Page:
Most, if not all, of these statements are blatantly false if one takes trans* people into account. There are men with “chest bumps”, women with “dangly bits”, men who menstruate/get pregnant/lactate, women who can grow beards, etc. etc.

    Now it is possible Hall is completely ignorant of the existence of trans* people, but given her medical training and skeptical creds, I doubt it. Which indicates that she felt it was unnecessary to insert any qualifiers into her above statements to acknowledge the fact that, while these can be, in general, distinctions between male bodies and female bodies,* they are not “real differences” between men and women (or not all men and all women.)

    Hall obviously has the right to choose to avoid explicitly acknowledging the existence of trans* people and trans* bodies which are counterexamples to her claims. But the criticism in response is hardly over-the-top PC-policing, merely the request that (hey, we’re all skeptics here, I believe) she try to be more accurate, precise, and correct in her statements in the future.

  68. alephsquared says:

    A minor correction to my post above:

    Most, if not all, of these statements are blatantly false if one takes trans* people into account. There are men with “chest bumps”, women with “dangly bits”, men who menstruate/get pregnant/lactate, women who can grow beards, etc. etc.

    It is equally important to note the converse: there are men without dangly bits, women without chest bumps, women who do not menstruate/get pregnant/lactate, men who cannot grow beards, etc.

    The inaccuracy in her original statement goes both directions.

  69. Skeptic says:

    “# alephsquaredon 19 Feb 2013 at 5:43 pm

    The long answer: recall this from Hall’s last article

    “No one can deny that there are real differences between men and women. Women have chest bumps; men have dangly bits. Women menstruate, get pregnant, and lactate. Men have more testosterone and can grow beards. Women have two X chromosomes; men have one X and one Y.”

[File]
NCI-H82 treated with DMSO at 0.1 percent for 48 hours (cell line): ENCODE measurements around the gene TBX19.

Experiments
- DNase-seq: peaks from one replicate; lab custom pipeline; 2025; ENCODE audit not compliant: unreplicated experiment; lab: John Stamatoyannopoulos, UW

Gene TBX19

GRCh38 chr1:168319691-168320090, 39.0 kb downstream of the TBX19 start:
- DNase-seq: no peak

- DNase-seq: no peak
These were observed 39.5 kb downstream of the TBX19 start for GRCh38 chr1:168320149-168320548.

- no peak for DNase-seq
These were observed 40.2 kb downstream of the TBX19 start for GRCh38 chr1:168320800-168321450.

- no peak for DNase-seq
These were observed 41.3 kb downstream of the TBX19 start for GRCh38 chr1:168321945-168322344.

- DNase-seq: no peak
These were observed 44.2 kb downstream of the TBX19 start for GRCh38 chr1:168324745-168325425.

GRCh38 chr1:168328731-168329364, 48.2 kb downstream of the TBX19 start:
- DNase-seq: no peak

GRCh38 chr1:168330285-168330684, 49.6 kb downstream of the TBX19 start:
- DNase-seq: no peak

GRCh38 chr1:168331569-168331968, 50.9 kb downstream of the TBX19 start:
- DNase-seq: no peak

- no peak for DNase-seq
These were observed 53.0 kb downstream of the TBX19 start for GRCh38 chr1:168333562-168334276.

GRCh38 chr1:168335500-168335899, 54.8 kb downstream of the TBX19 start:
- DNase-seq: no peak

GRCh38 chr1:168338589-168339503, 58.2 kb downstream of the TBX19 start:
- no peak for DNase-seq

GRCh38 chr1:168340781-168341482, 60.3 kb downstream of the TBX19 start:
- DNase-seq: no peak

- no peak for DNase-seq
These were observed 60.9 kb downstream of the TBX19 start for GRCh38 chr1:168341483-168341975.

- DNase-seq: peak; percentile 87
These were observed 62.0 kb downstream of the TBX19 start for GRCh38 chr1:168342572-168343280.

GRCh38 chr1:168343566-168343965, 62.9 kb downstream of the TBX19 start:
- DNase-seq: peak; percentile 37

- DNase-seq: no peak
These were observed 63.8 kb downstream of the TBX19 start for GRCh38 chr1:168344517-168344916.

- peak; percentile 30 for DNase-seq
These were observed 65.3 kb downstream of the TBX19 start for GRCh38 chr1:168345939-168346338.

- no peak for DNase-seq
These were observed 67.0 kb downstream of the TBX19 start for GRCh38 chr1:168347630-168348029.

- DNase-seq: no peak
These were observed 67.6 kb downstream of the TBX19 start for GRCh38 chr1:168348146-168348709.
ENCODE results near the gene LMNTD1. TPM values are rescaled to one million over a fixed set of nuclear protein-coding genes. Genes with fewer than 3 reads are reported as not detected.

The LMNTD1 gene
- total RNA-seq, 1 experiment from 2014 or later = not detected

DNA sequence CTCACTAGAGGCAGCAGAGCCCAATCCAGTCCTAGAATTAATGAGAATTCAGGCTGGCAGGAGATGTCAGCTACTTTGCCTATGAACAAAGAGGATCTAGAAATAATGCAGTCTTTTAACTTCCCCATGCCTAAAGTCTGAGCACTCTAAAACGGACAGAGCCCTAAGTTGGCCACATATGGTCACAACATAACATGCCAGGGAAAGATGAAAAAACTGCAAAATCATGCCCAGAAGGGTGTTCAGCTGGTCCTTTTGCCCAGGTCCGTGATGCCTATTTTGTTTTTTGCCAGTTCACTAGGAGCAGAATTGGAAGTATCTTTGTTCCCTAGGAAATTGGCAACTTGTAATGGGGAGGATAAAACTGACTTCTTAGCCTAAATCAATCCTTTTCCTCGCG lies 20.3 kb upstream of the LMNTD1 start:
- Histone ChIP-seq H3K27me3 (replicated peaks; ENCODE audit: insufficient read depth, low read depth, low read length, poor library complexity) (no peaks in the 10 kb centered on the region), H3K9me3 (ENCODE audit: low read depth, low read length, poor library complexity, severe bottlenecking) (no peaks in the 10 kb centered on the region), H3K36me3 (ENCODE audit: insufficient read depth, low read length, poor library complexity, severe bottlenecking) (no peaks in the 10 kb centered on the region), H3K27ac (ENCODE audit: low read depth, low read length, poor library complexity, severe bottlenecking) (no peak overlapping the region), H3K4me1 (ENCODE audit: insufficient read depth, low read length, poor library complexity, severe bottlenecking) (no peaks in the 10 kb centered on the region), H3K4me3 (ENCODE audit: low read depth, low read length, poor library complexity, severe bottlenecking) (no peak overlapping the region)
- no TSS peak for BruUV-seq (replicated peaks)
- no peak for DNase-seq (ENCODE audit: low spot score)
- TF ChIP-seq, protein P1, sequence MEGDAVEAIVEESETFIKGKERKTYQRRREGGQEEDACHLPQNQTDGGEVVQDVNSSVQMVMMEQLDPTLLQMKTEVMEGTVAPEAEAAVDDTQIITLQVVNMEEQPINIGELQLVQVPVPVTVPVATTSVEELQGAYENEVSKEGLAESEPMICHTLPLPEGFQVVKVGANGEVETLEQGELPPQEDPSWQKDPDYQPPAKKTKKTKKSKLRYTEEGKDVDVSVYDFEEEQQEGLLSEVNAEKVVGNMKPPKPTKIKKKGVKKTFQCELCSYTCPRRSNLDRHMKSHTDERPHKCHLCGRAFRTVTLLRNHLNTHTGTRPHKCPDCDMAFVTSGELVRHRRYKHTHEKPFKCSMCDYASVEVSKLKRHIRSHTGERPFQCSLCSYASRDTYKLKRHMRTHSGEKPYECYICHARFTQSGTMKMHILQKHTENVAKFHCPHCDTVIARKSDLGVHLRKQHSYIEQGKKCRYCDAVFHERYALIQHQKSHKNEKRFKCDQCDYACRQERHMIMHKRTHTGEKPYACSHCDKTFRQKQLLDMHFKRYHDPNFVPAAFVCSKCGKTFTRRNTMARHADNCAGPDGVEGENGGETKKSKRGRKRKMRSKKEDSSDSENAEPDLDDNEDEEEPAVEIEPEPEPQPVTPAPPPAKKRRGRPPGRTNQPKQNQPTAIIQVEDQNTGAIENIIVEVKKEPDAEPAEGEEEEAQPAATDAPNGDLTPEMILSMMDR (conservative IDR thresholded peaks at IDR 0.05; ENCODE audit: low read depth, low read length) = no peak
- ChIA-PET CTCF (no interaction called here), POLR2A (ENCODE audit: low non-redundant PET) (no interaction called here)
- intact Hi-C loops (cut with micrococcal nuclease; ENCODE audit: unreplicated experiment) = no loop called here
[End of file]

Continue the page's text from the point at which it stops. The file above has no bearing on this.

Most, if not all, of these statements are blatantly false if one takes trans* people into account. There are men with “chest bumps”, women with “dangly bits”, men who menstruate/get pregnant/lactate, women who can grow beards, etc. etc.”

    By which you mean that Hall is correct and that there are exceptions that do not disprove that there are general difference between men and women.

  70. alephsquared says:

    By which you mean that Hall is correct and that there are exceptions that do not disprove that there are general difference between men and women.

    Hall did not say general differences, she said real differences. So no, she is not correct.

    The things she cited can be differences between some men and some women, even possibly most men and most women, but they are not “real differences between men and women” (no qualifiers.)

    What she said, as she said it, is not true. It is not good science. I’m not trying to say she’s a transphobe because I do not believe that. I’m trying to say that she was imprecise in her generalizations resulting in an all-too-typical rhetorical erasure of trans* people (or even cis people, as there are cis men and women who do not fulfill certain aspects of her categorization.)

  71. Skeptic says:

    “# alephsquaredon 19 Feb 2013 at 6:19 pm

    By which you mean that Hall is correct and that there are exceptions that do not disprove that there are general difference between men and women.

    Hall did not say general differences, she said real differences. So no, she is not correct.

    The things she cited can be differences between some men and some women, even possibly most men and most women, but they are not “real differences between men and women” (no qualifiers.)

    Men and women are general terms to begin with. Your objection might be valid about an academic paper on transgender issues or some such, but to expect all the parenthetical precision you suggest in a more general setting is, I think, overmuch.

  72. mousethatroared says:

    @alephsquared – Thanks for your response I appreciate your taking the time. I guess I am still not getting you. I didn’t take the statement you quoted as being a rule for defining sex, only a sketch of the average physiology of human’s sex/gender*.

    If you wrote “Ears are extraordinary organs. They pick up all the sounds around you and then translate this information into a form your brain can understand**.” Should I complain that avoids explicitly acknowledging the existence of deaf people?